Marcus Cureton helps Brentwood hold off Hills West
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Half Hollow Hills West may have been the second-half team, but Brentwood had the second-half player. And that made all the difference.
Marcus Cureton scored all 13 of his points in the second half Friday, including a three-pointer from the left corner with 3:17 left, to give Brentwood the lead for good as the Indians held off Hills West, 68-58, in a non-league boys basketball game.
The Colts, led by Terry Harris' 22 points, were able to take a brief fourth-quarter lead after trailing by as many as 12 in the third.
"[Cureton] is a very good shooter and like all shooters, it takes a little while to come to life," Brentwood coach Anthony Jimenez said. "He deserves it. He never takes any time off, he works hard and he has such a good character that you want to see him be a leader."
Brentwood (5-1) was powered early on by freshman point guard Michael Almonacy, who scored 11 of his 13 points in the first half. Leading by nine at the break, the Indians ballooned their advantage to 48-36 on Cureton's trey off an Almonacy kick-out pass.
Back-to-back threes by Harris -- the last a Hail Mary lob at the third-quarter buzzer -- drew Hills West (2-1) to within five. The Colts then went to a full-court press that all but stymied Brentwood in the opening minutes of the fourth, leading to a 9-2 Hills West run and a one-point lead.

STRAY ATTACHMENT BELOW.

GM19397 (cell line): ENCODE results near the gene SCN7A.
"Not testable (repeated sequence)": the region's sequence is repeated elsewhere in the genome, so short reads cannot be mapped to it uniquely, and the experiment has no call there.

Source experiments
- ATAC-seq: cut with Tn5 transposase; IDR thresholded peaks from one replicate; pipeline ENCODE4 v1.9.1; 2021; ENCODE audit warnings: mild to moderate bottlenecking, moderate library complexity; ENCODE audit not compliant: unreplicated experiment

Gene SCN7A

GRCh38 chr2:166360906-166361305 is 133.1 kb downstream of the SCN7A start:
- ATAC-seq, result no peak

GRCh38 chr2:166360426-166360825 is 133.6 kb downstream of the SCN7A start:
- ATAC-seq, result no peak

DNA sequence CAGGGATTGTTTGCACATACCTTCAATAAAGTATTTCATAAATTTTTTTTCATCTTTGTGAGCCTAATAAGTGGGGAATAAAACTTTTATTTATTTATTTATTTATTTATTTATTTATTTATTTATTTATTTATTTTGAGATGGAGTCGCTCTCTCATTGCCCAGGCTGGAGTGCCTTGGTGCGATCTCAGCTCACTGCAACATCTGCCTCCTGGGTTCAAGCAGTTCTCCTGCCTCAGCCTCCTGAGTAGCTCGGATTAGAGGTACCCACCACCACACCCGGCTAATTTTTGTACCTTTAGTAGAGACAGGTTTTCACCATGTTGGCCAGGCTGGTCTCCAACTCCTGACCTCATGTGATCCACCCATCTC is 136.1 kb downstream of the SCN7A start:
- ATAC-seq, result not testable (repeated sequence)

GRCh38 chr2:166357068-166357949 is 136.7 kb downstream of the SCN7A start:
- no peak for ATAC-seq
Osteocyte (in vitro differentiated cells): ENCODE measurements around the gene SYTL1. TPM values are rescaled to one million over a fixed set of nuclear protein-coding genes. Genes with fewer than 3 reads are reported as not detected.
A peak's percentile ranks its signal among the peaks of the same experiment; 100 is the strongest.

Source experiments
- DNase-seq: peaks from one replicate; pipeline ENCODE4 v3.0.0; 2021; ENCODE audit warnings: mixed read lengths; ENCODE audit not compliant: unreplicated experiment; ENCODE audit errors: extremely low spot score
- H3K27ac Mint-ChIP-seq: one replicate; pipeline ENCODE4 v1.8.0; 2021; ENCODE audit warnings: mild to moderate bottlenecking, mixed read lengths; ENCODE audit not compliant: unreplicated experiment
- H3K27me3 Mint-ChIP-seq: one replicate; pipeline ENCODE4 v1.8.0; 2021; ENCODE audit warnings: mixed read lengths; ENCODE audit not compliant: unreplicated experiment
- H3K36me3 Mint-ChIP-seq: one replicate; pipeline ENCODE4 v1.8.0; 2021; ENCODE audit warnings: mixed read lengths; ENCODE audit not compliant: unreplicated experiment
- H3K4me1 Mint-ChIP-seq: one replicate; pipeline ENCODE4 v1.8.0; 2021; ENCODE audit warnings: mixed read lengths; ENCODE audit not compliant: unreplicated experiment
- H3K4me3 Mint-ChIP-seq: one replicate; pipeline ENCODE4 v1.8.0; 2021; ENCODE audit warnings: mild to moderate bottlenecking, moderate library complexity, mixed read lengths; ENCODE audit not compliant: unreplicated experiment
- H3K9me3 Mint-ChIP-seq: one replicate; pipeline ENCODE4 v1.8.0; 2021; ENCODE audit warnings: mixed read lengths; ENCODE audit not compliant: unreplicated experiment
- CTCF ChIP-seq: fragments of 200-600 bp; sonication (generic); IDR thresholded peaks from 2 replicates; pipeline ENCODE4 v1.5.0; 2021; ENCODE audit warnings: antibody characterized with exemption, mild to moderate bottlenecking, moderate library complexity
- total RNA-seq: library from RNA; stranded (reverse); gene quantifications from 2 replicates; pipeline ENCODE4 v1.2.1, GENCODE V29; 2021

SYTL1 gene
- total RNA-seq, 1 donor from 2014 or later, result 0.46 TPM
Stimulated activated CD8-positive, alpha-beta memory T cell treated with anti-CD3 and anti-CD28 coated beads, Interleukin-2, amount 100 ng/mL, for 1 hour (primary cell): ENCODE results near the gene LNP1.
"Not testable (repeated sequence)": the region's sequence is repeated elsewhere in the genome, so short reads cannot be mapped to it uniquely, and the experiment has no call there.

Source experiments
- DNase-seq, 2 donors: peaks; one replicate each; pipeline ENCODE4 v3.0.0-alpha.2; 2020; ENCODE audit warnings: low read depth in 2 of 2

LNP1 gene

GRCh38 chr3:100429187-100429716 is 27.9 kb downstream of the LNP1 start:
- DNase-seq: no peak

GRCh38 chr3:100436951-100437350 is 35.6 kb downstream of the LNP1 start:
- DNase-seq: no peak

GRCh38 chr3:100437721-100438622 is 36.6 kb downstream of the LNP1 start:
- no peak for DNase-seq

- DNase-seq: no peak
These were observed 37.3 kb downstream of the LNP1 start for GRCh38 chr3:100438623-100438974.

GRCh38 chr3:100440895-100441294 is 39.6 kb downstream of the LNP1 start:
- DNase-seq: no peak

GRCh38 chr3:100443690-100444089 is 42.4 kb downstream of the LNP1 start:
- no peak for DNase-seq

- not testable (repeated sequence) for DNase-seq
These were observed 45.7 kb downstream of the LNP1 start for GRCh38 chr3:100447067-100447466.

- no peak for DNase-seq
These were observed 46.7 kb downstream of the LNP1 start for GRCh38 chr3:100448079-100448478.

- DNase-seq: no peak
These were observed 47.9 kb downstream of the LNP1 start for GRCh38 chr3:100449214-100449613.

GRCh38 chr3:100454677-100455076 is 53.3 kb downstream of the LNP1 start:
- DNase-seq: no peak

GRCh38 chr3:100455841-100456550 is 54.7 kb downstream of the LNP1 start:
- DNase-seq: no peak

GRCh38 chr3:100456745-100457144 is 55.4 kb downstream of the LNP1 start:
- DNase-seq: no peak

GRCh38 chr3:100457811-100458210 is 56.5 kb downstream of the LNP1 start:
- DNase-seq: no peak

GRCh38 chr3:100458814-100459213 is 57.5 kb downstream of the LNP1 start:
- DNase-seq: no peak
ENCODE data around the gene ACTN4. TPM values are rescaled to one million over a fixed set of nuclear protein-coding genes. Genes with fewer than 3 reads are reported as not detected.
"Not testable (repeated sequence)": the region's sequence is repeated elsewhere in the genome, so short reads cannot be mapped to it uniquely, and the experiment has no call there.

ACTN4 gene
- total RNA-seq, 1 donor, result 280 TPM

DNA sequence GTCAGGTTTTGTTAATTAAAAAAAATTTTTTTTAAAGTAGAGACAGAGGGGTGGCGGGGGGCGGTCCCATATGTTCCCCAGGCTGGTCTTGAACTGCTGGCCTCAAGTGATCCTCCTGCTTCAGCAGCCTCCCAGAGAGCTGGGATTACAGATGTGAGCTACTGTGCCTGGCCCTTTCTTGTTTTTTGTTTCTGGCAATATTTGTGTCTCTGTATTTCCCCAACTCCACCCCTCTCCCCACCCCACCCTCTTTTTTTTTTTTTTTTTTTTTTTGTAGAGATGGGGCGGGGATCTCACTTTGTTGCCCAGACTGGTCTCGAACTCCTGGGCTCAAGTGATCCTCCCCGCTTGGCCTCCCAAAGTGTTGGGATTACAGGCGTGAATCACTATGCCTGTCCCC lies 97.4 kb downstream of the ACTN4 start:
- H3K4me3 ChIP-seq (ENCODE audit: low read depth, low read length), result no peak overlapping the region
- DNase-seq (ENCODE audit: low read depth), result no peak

"We had to slow down our offense because we were rushing it a little," said Brentwood's Michael Certain, who finished with 10 points and nine rebounds. "We played smarter defense because they kept getting open shots and we had to shut it down."
After a Cureton foul shot and Certain jumper shifted the advantage back to Brentwood, Hills West's Marcus Solomon scored off a steal under his own basket and the Colts retook the lead. It was short-lived, as Cureton's three on the next possession ignited a 13-2 run to end the game. He scored eight points in the fourth quarter and had four steals for the game.
"I was getting good looks from my point guard," Cureton said. "We slowed down the offense and we played with more poise and we were getting the ball into the right people's hands."
In this case, it was his, clamping down on the hot team with his own hot hand.